Thus Astonia 2 was born. It was still a hobby project, and real-life demands put its development on hold for a year. The game was online and developing a life of its own, with players organizing the in-game life, taking care of troublemakers and creating quests for their fellow gamers.

In early '01, I decided to quit my job at the time and write computer games for a living; and with the help of Alexander, Patrick and Markus, work on Astonia 3 began. We used the successful elements of Astonia 2, discarded the components that didn't really work and added a different storyline. Nine months later, the first test areas went online...

Jonric: What kind of setting did you create for the game? How does it differ from other persistent online worlds, and why did you choose to make an environment of this type?

Daniel Brockhaus: Astonia 3's background story is one of the basic fantasy concepts: Two ancient and extremely powerful forces are struggling for dominion, and the player (with all of the world's other 'normal' inhabitants) is caught in that struggle. Soon, it becomes apparent that one of the ancient powers represents darkness, while the other represents light, and the player's job is to help the light. This is a single-player concept, and as such it does differ from most other online worlds since these do not have a single goal (defeat evil), but many.

We have chosen this story since it allows more involving quests and offers a final goal to the player. Astonia 3 is probably the only MMORPG you can beat.

Jonric: How large is the world, and how will players be able to move around it aside from walking and running?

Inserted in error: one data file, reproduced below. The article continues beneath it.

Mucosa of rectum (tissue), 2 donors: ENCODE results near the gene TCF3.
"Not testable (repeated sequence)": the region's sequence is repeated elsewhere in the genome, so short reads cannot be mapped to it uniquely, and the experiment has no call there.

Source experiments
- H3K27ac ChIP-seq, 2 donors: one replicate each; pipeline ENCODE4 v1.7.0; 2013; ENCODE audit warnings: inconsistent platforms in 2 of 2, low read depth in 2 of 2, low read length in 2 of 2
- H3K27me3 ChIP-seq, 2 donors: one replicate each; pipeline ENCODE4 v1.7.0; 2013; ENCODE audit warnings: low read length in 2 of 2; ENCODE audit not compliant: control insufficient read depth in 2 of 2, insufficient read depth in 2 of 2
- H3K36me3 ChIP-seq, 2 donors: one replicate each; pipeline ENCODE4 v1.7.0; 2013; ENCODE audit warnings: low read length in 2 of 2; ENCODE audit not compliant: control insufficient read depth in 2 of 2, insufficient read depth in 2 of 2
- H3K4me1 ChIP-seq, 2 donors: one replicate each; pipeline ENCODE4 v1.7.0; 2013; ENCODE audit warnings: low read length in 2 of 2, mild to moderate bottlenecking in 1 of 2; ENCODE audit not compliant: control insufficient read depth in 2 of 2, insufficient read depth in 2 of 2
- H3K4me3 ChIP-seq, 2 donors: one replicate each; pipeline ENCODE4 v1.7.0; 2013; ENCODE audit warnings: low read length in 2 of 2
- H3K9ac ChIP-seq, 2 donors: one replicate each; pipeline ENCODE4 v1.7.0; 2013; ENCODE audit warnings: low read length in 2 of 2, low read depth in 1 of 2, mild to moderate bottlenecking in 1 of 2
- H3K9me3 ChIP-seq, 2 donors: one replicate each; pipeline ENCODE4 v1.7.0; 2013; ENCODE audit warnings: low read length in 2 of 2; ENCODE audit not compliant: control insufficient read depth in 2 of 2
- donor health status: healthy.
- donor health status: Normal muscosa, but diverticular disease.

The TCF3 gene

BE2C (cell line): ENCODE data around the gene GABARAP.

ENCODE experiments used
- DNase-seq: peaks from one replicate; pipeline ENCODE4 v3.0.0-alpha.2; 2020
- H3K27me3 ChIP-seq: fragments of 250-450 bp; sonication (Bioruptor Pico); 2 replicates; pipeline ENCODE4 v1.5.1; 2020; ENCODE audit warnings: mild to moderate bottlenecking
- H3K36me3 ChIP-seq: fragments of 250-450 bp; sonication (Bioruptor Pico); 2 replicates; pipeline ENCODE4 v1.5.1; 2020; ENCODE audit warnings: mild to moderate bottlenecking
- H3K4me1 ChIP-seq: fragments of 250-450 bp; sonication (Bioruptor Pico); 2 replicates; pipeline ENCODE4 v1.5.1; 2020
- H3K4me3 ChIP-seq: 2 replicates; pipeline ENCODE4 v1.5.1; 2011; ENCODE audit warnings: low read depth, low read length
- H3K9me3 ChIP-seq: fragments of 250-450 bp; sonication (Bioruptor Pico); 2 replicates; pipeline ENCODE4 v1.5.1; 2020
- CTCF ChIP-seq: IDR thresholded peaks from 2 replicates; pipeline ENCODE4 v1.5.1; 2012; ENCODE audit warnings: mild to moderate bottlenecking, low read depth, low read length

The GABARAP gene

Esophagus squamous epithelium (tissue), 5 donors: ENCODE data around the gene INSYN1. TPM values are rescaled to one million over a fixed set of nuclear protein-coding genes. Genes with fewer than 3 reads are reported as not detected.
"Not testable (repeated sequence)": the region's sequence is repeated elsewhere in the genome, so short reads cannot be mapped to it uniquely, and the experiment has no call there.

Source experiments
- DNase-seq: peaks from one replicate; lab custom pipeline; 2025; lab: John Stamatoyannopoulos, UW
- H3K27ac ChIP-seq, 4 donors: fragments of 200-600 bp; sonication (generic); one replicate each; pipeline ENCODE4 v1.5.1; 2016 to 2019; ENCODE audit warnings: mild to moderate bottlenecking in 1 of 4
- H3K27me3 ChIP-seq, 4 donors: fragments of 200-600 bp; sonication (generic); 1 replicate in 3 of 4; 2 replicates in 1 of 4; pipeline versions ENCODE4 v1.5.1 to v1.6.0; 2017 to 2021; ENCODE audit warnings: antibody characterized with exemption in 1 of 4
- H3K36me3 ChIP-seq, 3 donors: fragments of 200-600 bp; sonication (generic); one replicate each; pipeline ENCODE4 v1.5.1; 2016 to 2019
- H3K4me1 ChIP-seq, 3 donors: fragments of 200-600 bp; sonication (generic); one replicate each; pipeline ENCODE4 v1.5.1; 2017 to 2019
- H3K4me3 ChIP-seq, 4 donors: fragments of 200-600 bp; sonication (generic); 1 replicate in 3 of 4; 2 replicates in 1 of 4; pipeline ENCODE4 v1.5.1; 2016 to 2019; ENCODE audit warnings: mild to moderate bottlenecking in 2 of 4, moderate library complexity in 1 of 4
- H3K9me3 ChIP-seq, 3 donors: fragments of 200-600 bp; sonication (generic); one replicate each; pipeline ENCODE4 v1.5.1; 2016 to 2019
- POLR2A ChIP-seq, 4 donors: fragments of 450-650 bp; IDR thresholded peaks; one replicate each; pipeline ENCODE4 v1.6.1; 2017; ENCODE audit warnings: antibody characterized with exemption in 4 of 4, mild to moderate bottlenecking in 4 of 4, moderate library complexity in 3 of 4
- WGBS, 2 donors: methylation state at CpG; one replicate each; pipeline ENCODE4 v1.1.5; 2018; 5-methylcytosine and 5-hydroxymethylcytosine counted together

Daniel Brockhaus: The game world is ever expanding, but I don't know how its size compares to other online worlds. Transportation is done via teleport stations that allow the players to teleport to any other station they have visited before.

Jonric: What has happened in the backstory before Astonia 3 begins? And what is the storyline within the game proper?

Daniel Brockhaus: The story can be found on the website: It's a bit long to reproduce here...

Jonric: Your game is rather unusual in offering only two class options and just one race? Why is this so, and are there any plans to extend the character system? How many characters can a player have, and to what extent can they be customized?

Daniel Brockhaus: There actually is a third class, the Seyan'Du. However, a player will only be able to become a Seyan'Du after solving some of the crucial quests. Astonia 3 does not have different races and only two starting classes for several reasons. One is the download size, which grows with each race/class combination. Another is time constraints, since each class needs its own spells and skills. One major drawback most role-playing games have is that there are good (strong) classes and weak ones. Hardly any of the games I've played has managed to balance the classes. There is always an optimal choice, which causes most players to choose that race/class combination after some testing. We tried to avoid that, and the amount of work needed to balance even the few classes we have made adding more classes too time- consuming.

A profession system is in the works, and will probably be online by the time this interview is published.